In 2003, the New York Times published a lengthy article by Lisa Belkin about women who were choosing to leave the workforce to be stay-at-home moms: The Opt-Out Generation. In the the last ten years, the article's conclusions regarding upper-middle-class women's choices about work and motherhood have been debated, studied, rediscovered, denied, lamented, and defended. It's been noted by many that "most mothers have to work to make ends meet but the press writes mostly about the elite few who don’t." Ms. Belkin's piece also never mentioned what what a disaster divorce or the death of a spouse can create for dependent women in such situations. After a decade, the Times is revisiting the topic: The Opt-Out Generation Wants Back In.
Third-grader Asean Johnson schools Rahm Emmanuel on the mayor's plan for Chicago's public schools. (YT) [more inside]
"Them and Them." "Rockland County, New York's East Ramapo school district is a taxpayer-funded system fighting financial insolvency. It is also bitterly divided between the mostly black and Hispanic children and families who use the schools and the Hasidic and ultra-Orthodox Jewish majority who run the Board of Education and send their children to private, religious schools." Also see: A District Divided. [more inside]
John Goerzen, an IT development manager in Kansas and a developer for Debian, has been teaching his two sons, ages five and two, respectively, how to use Linux. [more inside]
When the Penn State scandal came out last year, I kept getting tangled in the questions everyone else was getting tangled in: How does an institutional culture arise to condone, or at least ignore, something that, individually, every member knows is wrong? An alumnus of Horace Mann School writes a shocking expose (NYT) of a culture of sexual abuse at the elite prep school, some at the hands of teachers who were allowed to remain for years after accusations were first made.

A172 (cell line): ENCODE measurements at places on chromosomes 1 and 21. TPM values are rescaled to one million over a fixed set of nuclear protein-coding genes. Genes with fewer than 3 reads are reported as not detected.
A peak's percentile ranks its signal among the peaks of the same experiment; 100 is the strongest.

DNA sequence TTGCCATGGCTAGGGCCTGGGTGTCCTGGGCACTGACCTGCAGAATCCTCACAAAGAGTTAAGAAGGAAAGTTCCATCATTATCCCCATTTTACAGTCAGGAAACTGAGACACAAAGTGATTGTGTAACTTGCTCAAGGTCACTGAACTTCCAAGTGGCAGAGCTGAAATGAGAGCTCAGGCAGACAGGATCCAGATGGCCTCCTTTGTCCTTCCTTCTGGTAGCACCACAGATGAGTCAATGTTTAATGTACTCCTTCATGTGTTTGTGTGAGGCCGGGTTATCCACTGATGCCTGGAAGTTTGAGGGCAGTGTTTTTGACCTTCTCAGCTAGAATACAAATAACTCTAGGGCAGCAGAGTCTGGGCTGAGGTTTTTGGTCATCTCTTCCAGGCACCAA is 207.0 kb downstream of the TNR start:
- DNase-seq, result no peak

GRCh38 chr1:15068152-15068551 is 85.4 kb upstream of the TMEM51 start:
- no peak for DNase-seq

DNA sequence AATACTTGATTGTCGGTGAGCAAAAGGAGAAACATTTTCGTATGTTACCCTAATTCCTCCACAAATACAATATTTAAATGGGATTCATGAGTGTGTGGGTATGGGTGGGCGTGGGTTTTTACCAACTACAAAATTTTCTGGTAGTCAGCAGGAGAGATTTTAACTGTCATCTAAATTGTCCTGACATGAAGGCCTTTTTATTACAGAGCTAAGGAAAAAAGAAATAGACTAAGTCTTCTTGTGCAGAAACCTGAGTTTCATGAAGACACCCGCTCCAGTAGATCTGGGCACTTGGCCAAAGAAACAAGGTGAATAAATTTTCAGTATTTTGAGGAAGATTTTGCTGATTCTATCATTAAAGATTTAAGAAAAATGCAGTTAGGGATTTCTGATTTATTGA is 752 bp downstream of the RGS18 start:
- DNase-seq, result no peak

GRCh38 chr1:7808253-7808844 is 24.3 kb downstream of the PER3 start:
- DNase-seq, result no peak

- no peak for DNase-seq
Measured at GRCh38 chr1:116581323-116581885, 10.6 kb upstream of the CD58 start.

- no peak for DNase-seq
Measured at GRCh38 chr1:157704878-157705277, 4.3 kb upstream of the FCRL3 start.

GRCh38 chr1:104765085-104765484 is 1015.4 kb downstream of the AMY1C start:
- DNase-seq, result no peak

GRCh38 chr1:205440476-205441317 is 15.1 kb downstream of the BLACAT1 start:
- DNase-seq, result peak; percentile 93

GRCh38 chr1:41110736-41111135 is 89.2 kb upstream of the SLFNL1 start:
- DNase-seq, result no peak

Teaching Good Sex -- a profile of Philadelphia's Friends' Central School's Sexuality and Society course and its teacher Al Vernacchio, by Laurie Abraham, author of the book "The Husbands and Wives Club." (Descriptions in the first link may be NSFW.) [more inside]
"Internet Essentials" is a $10/month internet plan available to any family with one child eligible for free lunches at American public schools. [more inside]
‘Everyone is a worker.’ That is a powerful statement, if you think about it. Richard Scarry wasn’t afraid to paint contemporary American society in such bold strokes. Nor was he afraid to explain commerce and capitalism to children. - What Do People Do All Day.
When her son refused to do his school work, his mom had him stand out on a busy street corner with a sandwich board trumpeting his 1.22 GPA. [more inside]
A New Career of Caring, Started in Death on 9/11. Brooke Jackman was a 23 year-old assistant bond trader who was one of 658 Cantor Fitzgerald employees to die on the morning of 9/11/2001. In her memory, her family created a Foundation in her name, dedicated to promoting literacy, especially among elementary school children in New York City. Today, 'first responders' from New York's Police and Fire Departments "took some time off from their day jobs to read aloud to children at the World Financial Center in Lower Manhattan, as part of the first ever Brooke Jackman Foundation read-a-thon." [more inside]
A gallery of scanned German children's books from the 18th and 19th centuries. Sounds dry, but the plates are high-resolution and gorgeous. Fans of old-school engraving, illustration, and Bibliodyssey-esque curiosities will not be disappointed. Highly extensive and bandwidth-intensive.
Saturday morning cartoons were once a staple of American television, but by the year 2000 they had all but disappeared. Of course, the Internet never forgets. Case in point: Cartoon Network Video -- a free, searchable, ad-supported service that provides hundreds of full-length episodes of classic shows like Dexter's Laboratory, Cow and Chicken, Courage the Cowardly Dog, Johnny Bravo, Foster's Home for Imaginary Friends, and The Powerpuff Girls, as well as current offerings and scads of shorter material. Too recent for you? Then give Kids WB Video a whirl -- it does the same thing with the same interface, but for older programs like Looney Tunes, Tom and Jerry, The Flintstones, The Jetsons, The Smurfs, Scooby-Doo, Thundercats, and the original Space Ghost. If you're in the mood to learn (and don't mind some live-action), PBS Kids Video has educational fare such as Arthur, Wishbone, and Zoom. And don't forget about Sesame Street, The Electric Company, Mr. Rogers' Neighborhood, The Magic Schoolbus and Schoolhouse Rock! Now if only we had some Chocolate Frosted Sugar Bombs...